A PowerPoint published in Chinese social media suggested that professors from Shanghai Jiao Tong University have led the development of Huawei's operating system, which is likely to be named "Hong Meng," referring to the Chinese generation before the universe was formed.

"The system has made a lot of optimization on Linux, an open-source operating system, and has been applied into Huawei's smartphones," said the presentation, which has since been deleted.

Huawei founder Ren Zhengfei had said in an internal briefing that the company should develop its own operating system and chips to counter challenges from external providers.

However, industry insiders said that an app ecosystem is much more important than developing an operating system, as can be seen from the failure of Blackberry and Microsoft's self-developed mobile operating systems.

"It won't be a problem to create an ecosystem in the domestic market as Chinese consumers currently do not use the same apps as foreigners do. Also, Huawei can get help from Chinese tech leader Tencent which owns a huge app ecosystem," said an IT expert familiar with the matter who did not want to be named.


#142 amor de cosmos

amor de cosmos


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Posted Yesterday, 11:18 AM

In a draft Cybersecurity Review Measures document published on Friday by China’s Cyberspace Administration, operators of the country’s critical information infrastructure, including major telecommunications network operators and financial service providers, would be required to evaluate the national security risk when purchasing foreign products and services.

“China could use [the draft regulation] to block US tech purchases on the basis of national security,” said Samm Sacks, cybersecurity policy and China digital economy fellow at New America, a non-partisan think tank in the US.

“This appears to be responding to new far-reaching US government powers introduced in the executive order.”


With China’s possible retaliatory move on US companies with the draft regulation, experts say the world is heading down a path of two distinct technology-based ecosystems where China pushes out US companies and the US pushes out Chinese companies.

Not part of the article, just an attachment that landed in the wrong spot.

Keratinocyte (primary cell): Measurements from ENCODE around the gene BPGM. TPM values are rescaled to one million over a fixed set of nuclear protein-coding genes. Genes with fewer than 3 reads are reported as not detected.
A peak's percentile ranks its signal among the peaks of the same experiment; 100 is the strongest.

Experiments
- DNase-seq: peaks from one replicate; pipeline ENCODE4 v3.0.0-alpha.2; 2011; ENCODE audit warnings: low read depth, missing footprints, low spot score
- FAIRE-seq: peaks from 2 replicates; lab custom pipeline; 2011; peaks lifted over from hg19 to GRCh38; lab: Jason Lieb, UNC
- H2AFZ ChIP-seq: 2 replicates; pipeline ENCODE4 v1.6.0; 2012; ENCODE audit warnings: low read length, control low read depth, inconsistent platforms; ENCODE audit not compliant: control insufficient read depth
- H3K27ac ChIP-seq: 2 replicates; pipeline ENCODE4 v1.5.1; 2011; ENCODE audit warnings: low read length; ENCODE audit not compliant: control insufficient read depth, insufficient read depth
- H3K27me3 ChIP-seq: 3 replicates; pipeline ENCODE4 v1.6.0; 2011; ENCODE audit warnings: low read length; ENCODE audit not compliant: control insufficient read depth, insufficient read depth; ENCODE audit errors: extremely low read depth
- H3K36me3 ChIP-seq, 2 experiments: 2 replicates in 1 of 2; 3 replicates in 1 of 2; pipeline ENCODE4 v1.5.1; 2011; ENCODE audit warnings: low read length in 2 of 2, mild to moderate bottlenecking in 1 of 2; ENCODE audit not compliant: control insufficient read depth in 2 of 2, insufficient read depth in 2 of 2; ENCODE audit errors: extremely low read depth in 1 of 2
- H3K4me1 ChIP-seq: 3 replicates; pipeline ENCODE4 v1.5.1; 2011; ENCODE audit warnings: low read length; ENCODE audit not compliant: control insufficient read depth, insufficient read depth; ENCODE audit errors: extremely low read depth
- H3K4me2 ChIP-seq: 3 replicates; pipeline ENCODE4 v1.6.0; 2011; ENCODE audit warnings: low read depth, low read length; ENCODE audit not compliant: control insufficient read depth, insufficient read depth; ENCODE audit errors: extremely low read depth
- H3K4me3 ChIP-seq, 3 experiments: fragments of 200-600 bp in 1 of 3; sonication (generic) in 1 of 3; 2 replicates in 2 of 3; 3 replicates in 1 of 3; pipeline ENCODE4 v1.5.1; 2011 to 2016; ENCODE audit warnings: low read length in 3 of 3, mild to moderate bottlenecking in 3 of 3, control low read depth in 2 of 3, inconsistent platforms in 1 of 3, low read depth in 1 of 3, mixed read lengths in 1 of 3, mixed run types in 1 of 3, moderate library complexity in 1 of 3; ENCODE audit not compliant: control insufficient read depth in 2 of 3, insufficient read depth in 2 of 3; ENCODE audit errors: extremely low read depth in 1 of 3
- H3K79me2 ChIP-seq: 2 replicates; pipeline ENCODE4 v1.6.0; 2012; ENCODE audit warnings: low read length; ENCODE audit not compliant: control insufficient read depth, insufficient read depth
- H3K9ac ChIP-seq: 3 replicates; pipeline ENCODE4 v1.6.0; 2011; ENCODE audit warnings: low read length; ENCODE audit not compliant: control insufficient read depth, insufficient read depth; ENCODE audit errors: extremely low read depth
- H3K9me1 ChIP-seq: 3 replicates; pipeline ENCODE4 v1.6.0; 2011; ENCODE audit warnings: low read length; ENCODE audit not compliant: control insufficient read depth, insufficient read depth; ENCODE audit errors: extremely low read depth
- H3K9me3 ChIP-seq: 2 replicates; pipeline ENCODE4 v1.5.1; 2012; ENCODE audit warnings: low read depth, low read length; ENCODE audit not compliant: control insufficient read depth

The draft measures, which have been published online for public feedback until June 24, are part of a security review tied to implementation of China’s cybersecurity law which came into effect in June 2017.

The draft does not provide a detailed list of what could be considered as a security risk, other than to provide some examples such as “leaking, lost and cross-border transfer of key data” and “supply chain security threat”.

“The regulatory opacity means that officials have quite a lot of flexibility in how they want to implement this – meaning it could be applied to US firms in a way that embodies ‘qualitative measures’ as part of China’s trade war response,” said Nick Marro, Hong Kong-based analyst with The Economist Intelligence Unit.

Marro, whose focus includes Chinese foreign policy, said the compliance burden for foreign companies would be high because they will not know what information is required for each review and which one is more important.


As the global tech industry surveys the fallout from the US assault on China’s Huawei, cautious optimism is growing in Seoul that a hit to the world’s biggest telecoms equipment company could be a boon for Samsung Electronics.

The South Korean technology group, one of the world’s biggest producers of smartphones and computer chips, has until now struggled in a global network equipment market that is increasingly dominated by Huawei.

But analysts said that might soon change after the latest moves by the Trump administration to curb the sale of US-made components to the Chinese company.

“If the biggest player is having serious issues in all the major foreign markets . . . then naturally Samsung’s prospects will go up,” said Sanjeev Rana, a Seoul-based analyst with CLSA.